Harvest: Picking apples and pumpkins.
WARNING: This will be a personal post.
I love Autumn in New England, especially with my family. We all recently spent a fantastic morning in our backyard. Our neighbors' kids were over, and we all (the wife and I, too) played at catching wind-blown leaves before they landed on the lawn. The morning sunshine, the colors of trees and grass and sky, the laughter of children at play with one another, the unbridled joy of living without worry for anything but this moment: at one point, I counseled myself to remember the day and what it was like to be present then and there.
Fall is often taken as a season of decline, and understandably so. Autumn's eternal place is between the free fullness of Summer and the powerful austerity of Winter. John Keats takes it upon himself to console sad Autumn:
Where are the songs of Spring? Ay, where are they?
Think not of them, thou hast thy music too,—
While barred clouds bloom the soft-dying day,
And touch the stubble plains with rosy hue;
Then in a wailful choir the small gnats mourn
Among the river sallows, borne aloft
Or sinking as the light wind lives or dies;
And full-grown lambs loud bleat from hilly bourn;
Hedge-crickets sing; and now with treble soft
The red-breast whistles from a garden-croft;
And gathering swallows twitter in the skies.
Keats' Autumn is a downtrodden sibling, the one who never quite measures up to the other. Keats turns the lamentations of the Fall--presumably, for the dying of the year and so then for our own dying--into a sweet and self-possessed song. The poem redeems Autumn as a melange of sounds.
But what redeems my Autumn song, which emerges from the depths of happiness? Keats approaches Autumn one-on-one, the solitary man and the somber season. Yet my Fall season is more populated. Keats heard sounds; I hear those and also a human chorus.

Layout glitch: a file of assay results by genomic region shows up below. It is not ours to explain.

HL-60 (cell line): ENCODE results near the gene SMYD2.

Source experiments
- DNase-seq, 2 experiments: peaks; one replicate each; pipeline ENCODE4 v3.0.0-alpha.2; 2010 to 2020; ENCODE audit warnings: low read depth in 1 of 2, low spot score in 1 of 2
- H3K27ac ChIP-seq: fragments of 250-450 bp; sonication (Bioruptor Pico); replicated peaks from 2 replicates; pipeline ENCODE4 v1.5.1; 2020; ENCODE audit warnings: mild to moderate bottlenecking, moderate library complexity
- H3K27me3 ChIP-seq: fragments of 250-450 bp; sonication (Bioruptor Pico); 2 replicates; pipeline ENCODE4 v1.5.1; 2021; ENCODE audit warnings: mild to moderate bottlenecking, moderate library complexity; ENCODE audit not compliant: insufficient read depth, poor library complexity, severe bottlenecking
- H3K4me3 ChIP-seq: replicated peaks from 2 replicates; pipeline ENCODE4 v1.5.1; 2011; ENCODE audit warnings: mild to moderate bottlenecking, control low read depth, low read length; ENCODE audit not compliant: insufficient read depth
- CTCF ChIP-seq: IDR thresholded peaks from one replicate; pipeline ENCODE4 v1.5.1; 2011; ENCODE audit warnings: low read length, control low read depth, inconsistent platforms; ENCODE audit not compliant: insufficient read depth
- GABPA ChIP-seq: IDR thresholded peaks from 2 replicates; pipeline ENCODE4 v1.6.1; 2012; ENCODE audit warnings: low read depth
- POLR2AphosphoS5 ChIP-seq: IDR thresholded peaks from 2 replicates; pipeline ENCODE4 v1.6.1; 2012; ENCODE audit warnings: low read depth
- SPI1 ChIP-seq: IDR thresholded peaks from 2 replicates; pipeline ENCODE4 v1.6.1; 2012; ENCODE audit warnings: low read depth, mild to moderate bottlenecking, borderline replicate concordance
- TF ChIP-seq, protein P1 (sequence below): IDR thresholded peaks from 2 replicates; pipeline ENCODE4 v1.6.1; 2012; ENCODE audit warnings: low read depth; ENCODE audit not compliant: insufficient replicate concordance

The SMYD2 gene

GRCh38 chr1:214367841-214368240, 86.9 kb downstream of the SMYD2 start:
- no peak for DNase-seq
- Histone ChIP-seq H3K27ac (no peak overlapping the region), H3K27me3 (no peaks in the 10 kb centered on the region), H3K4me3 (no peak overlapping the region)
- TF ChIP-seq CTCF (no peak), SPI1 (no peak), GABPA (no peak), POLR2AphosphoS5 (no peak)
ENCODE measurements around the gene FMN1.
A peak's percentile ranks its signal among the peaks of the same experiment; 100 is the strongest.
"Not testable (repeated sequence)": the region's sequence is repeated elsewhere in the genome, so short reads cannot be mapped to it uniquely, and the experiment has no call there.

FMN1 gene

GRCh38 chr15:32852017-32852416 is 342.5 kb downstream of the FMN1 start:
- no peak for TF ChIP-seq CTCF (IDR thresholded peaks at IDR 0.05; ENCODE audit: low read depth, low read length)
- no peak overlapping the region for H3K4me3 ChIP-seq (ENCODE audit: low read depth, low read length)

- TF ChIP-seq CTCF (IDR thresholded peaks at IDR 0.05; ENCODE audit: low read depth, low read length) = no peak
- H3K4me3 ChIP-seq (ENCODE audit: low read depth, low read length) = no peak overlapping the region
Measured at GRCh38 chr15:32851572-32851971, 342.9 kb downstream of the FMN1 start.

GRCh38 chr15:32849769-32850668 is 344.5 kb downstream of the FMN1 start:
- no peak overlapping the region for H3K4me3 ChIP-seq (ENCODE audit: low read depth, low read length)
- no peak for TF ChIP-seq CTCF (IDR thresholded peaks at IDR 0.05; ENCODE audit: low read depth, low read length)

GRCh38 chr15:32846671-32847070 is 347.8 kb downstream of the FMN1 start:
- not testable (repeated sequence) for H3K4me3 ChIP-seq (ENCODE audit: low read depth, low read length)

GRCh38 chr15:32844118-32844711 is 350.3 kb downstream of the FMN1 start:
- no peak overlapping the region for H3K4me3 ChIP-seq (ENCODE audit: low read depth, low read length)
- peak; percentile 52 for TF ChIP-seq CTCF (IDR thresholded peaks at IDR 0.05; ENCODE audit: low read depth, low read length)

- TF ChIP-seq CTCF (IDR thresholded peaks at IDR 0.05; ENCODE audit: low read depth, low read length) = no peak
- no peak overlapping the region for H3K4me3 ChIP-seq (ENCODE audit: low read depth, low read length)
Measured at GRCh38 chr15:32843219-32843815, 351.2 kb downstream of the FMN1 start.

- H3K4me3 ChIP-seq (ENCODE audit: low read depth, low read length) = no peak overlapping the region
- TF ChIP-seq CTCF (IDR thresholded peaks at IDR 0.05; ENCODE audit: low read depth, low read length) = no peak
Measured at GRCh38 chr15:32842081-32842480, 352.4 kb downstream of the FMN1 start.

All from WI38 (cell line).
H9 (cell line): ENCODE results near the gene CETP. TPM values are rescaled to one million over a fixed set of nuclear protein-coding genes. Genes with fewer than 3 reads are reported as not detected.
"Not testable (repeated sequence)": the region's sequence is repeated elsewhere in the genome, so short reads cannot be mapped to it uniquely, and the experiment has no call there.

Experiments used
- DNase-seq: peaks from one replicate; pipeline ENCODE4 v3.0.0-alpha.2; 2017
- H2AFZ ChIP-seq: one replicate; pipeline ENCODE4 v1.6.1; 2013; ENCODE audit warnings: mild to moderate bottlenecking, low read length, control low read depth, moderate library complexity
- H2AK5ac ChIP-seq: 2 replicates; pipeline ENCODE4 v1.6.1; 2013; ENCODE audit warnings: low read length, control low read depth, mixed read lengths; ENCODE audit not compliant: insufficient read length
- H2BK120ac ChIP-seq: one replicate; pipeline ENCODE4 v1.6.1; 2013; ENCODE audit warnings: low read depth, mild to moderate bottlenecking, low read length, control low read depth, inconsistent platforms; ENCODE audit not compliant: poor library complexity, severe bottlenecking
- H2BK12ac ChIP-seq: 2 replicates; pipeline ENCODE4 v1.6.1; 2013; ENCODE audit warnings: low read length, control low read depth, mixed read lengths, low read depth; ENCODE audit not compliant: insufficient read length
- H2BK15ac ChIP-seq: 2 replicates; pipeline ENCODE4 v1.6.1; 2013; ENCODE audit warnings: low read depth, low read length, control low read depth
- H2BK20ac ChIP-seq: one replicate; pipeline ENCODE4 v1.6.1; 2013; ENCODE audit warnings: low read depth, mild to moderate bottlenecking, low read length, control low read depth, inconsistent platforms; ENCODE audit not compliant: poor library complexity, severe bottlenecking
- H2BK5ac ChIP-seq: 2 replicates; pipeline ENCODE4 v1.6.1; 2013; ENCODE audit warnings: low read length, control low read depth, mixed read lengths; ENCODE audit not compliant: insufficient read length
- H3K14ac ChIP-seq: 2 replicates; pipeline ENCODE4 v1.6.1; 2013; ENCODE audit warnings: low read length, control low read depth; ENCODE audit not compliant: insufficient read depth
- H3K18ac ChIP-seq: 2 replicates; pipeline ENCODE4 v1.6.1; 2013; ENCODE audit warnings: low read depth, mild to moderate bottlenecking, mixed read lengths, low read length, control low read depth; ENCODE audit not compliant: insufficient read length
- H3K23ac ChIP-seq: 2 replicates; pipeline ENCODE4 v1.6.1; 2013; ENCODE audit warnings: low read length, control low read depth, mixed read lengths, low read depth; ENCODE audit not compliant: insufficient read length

I recall sitting on the grass recently with my two-year-old son. We watched the chickadees, robins and blue jays dart to the bird feeder for seed. I remember another Fall, back in 2005. I was recovering from Sarcoidosis. My oldest daughter and I walked together down to the lake. We held hands, and I became choked up inside at how glad I was that we had this time. I have a picture in my mind of my younger daughter, in pink hat and pink coat, chasing after her sister through the leaves. Later, I took an actual picture of her smiling face, one cheek reddened and the other with a fading painting that she had received on the town common. These moments are all a happy song that I cannot save.
Cherished moments float in and then fly away: optima dies...prima fugit. They'll never be back, so enjoy them and be immersed in them while it's possible. Today, I struggle to lift my oldest girl up above my shoulders, and one day I'll no longer be able to wrestle my boy. Soon, my younger daughter will outgrow her lisp and get her f's and th's straightened out. The children mature, and I am aware that I am aging. How many more Fall seasons will I get? How many Autumn days will I have with my kids?
Robert Frost faces this kind of question in his usual way, dramatizing a very human dilemma in terms of work:
Gathering LeavesNone of us knows the final fruits of our labors, Frost says. Our big-man work and big-man tools count for less than we think. All our efforts, a shed full of leaves, and "next to nothing" for weight or color. Yet, "a crop is a crop," suggesting the results of our efforts may indeed have value, even if we cannot recognize it at the moment.
Spades take up leaves
No better than spoons,
And bags full of leaves
Are light as balloons.
I make a great noise
Of rustling all day
Like rabbit and deer
But the mountains I raise
Elude my embrace,
Flowing over my arms
And into my face.
I may load and unload
Again and again
Till I fill the whole shed,
And what have I then?
Next to nothing for weight,
And since they grew duller
From contact with earth,
Next to nothing for color.
Next to nothing for use.
But a crop is a crop,
And who's to say where
The harvest shall stop?
I wonder what my children and I will reap from these happy Fall days. It's a nearly constant thought. I want them to remember. I want them to draw comfort, strength, and compassion from what we've done and the memories of what has passed. I want them to enjoy their own spouses and children.
For me, well, I want to remember it all. I don't want to forget the features of youth in my children. I want constant access to the feelings of being a father of young children. Mostly, however, I want my kids to know that because of them--that through them--their father knew joy in his life.
Joy commands the hardy mainspring
Of the universe eterne.
Joy, oh joy the wheel is driving
Which the worlds’ great clock doth turn.
Flowers from the buds she coaxes,
Suns from out the hyaline,
Spheres she rotates through expanses,
Which the seer can’t divine.